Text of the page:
According to the Wall Street Journal, Microsoft is apparently jumping on the bandwagon and they are testing prototypes for optical wear similar to Google Glass. This could potentially push the company into that market. A source familiar with the project said the company has asked several component makers in Asia to supply cameras and other key components for prototypes. The person has cautioned, however, the device may not reach mass production.
Tests show Microsoft is keeping close tabs on the emerging market for “wearable” technology, which includes wristwatches that replicate some features of smartphones and more bizarre ideas, such as tattoos to log people onto their computers. Market-research firm ABI Research is expecting annual sales of wearable devices will reach 485 million units by the year 2018. Microsoft is “determined to take the lead in hardware manufacturing to make sure the company won’t miss out on the opportunities in the wearable gadget market,” the source said.
These tests show that Microsoft’s efforts to transform itself from mainly a software company into one that produces the gadgets on which their software will run. Smartphones and other hardware devices have helped transform consumer technology and have established the likes of rival Apple as a tech giant. By contrast, Microsoft has largely been sidelined in the consumer hardware market. Microsoft’s determination to become a bigger player in consumer tech gear was underscored by its $7 billion acquisition of Nokia’s mobile phone business. The company last year also started making its own tablet device; Surface and apparently the company is currently testing its own Web-connected watch.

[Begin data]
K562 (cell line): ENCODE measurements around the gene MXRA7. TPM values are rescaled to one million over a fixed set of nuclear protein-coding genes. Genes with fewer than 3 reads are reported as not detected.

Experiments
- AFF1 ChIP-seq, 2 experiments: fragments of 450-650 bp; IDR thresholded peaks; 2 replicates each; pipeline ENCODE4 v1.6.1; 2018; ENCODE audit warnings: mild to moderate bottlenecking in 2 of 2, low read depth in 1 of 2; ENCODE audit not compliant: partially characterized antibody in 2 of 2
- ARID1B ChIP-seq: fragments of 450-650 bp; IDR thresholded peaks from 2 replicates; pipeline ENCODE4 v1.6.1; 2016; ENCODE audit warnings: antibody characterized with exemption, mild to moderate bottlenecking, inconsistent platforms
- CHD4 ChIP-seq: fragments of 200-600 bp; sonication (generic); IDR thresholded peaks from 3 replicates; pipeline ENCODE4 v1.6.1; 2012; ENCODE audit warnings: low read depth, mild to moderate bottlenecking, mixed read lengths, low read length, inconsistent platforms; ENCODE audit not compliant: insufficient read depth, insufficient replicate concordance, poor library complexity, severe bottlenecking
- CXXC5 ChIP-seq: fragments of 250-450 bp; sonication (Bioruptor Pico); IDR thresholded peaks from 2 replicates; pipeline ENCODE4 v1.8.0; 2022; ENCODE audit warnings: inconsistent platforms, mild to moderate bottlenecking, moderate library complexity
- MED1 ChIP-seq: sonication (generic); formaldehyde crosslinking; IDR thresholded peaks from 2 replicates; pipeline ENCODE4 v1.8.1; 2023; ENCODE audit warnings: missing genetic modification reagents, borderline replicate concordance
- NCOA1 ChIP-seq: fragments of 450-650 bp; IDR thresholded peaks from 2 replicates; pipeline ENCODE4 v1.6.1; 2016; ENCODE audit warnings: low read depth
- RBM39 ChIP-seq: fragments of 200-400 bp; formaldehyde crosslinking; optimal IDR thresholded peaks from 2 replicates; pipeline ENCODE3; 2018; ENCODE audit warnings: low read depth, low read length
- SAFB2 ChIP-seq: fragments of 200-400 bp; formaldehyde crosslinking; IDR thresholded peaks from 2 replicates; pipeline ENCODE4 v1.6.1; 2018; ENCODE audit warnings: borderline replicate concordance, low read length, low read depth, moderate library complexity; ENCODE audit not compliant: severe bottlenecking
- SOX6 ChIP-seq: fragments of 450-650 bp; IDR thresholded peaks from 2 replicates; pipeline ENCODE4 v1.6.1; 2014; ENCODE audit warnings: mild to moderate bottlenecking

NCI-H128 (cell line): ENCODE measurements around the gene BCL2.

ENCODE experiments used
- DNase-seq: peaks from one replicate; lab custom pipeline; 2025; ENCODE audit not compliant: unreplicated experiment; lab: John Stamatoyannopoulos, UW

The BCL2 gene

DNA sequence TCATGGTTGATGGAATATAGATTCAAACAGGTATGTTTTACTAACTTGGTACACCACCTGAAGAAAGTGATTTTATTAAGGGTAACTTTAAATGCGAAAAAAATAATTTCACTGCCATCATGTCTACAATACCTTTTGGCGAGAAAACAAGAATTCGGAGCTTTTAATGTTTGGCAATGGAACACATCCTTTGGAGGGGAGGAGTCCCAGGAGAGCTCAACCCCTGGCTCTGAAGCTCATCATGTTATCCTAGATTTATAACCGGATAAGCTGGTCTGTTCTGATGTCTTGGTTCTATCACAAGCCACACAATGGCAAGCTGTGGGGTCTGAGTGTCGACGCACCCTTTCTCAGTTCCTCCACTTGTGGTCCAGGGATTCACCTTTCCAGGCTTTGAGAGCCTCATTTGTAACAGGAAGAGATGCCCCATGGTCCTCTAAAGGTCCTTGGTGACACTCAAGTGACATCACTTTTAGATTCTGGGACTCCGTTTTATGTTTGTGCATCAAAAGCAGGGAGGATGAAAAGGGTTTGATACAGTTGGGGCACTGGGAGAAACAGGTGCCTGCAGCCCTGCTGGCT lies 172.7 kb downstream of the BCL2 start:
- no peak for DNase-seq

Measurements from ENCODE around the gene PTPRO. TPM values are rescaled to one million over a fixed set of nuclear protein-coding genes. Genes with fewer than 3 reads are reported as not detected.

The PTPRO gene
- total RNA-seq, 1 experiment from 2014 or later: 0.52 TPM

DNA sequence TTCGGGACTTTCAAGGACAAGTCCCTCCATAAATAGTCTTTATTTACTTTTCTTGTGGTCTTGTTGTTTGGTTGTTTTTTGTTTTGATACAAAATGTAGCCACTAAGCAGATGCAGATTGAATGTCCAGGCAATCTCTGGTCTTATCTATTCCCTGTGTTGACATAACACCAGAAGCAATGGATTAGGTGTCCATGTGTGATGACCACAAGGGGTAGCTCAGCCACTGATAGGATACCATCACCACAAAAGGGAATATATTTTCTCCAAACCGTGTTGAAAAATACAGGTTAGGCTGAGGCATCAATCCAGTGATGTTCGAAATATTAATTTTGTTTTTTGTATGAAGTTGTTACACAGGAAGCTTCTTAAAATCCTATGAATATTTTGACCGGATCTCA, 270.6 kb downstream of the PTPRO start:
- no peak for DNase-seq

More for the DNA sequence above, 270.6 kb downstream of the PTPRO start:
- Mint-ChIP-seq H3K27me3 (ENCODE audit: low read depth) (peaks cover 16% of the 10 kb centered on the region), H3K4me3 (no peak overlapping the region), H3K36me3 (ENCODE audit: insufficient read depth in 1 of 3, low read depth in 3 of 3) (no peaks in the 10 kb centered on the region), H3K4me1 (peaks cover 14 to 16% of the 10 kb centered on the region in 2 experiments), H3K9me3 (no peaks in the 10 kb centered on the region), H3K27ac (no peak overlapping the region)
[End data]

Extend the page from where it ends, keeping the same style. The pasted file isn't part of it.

In wearable computing, Google has been the prototype leader in the wearable tech field with the company’s Google Glass device. It has a postage-stamp-sized computer screen just above the right eye which coupled with internal components and software, allows the user to take photos with voice commands and get digital directions without looking at a smartphone. Some say companies making gadgets that duplicate features of mobile phones could undercut smartphone sales. As competition drives down prices of most technology, wearable tech also could provide an opening for higher-cost gear. “The wearable trend has the potential to boost the currently thin margins of consumer technology products by allowing tech brands to price their products at the kind of premiums normally reserved for fashion accessories,” said HSBC analyst Jenny Lai.
Samsung recently introduced a web-connected watch and back in May. Interestingly, Apple Chief Executive Tim Cook said wearable computers will be a “key branch” in technology, though he said he didn’t believe eyewear-like gear would have mainstream appeal.
As of Oct. 10, Microsoft has 78 U.S. patents related to head-mounted displays and other wearable technologies and 94 published pending applications, according to intellectual property firm Envision IP. Google had 59 such U.S. patents, Envision said.
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